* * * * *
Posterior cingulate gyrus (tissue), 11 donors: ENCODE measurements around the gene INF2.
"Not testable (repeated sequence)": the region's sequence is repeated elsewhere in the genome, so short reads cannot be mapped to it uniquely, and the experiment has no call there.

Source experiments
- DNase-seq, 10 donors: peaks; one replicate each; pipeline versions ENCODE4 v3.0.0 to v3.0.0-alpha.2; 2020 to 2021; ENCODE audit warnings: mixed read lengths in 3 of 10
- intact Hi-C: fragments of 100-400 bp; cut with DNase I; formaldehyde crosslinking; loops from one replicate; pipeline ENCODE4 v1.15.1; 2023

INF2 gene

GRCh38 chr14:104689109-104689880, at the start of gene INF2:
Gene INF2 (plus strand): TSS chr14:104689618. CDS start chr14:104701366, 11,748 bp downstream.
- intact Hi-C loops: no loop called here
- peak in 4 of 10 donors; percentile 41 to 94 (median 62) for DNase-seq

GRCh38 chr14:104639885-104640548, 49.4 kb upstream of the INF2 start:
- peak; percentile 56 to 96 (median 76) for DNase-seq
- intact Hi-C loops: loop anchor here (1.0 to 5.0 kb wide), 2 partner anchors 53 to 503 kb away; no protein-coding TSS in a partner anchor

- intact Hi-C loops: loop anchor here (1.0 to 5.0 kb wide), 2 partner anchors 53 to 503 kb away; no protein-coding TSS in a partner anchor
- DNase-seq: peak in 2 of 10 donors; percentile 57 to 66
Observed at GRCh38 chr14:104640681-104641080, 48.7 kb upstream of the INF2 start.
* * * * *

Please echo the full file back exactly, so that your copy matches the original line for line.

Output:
Posterior cingulate gyrus (tissue), 11 donors: ENCODE measurements around the gene INF2.
"Not testable (repeated sequence)": the region's sequence is repeated elsewhere in the genome, so short reads cannot be mapped to it uniquely, and the experiment has no call there.

Source experiments
- DNase-seq, 10 donors: peaks; one replicate each; pipeline versions ENCODE4 v3.0.0 to v3.0.0-alpha.2; 2020 to 2021; ENCODE audit warnings: mixed read lengths in 3 of 10
- intact Hi-C: fragments of 100-400 bp; cut with DNase I; formaldehyde crosslinking; loops from one replicate; pipeline ENCODE4 v1.15.1; 2023

INF2 gene

GRCh38 chr14:104689109-104689880, at the start of gene INF2:
Gene INF2 (plus strand): TSS chr14:104689618. CDS start chr14:104701366, 11,748 bp downstream.
- intact Hi-C loops: no loop called here
- peak in 4 of 10 donors; percentile 41 to 94 (median 62) for DNase-seq

GRCh38 chr14:104639885-104640548, 49.4 kb upstream of the INF2 start:
- peak; percentile 56 to 96 (median 76) for DNase-seq
- intact Hi-C loops: loop anchor here (1.0 to 5.0 kb wide), 2 partner anchors 53 to 503 kb away; no protein-coding TSS in a partner anchor

- intact Hi-C loops: loop anchor here (1.0 to 5.0 kb wide), 2 partner anchors 53 to 503 kb away; no protein-coding TSS in a partner anchor
- DNase-seq: peak in 2 of 10 donors; percentile 57 to 66
Observed at GRCh38 chr14:104640681-104641080, 48.7 kb upstream of the INF2 start.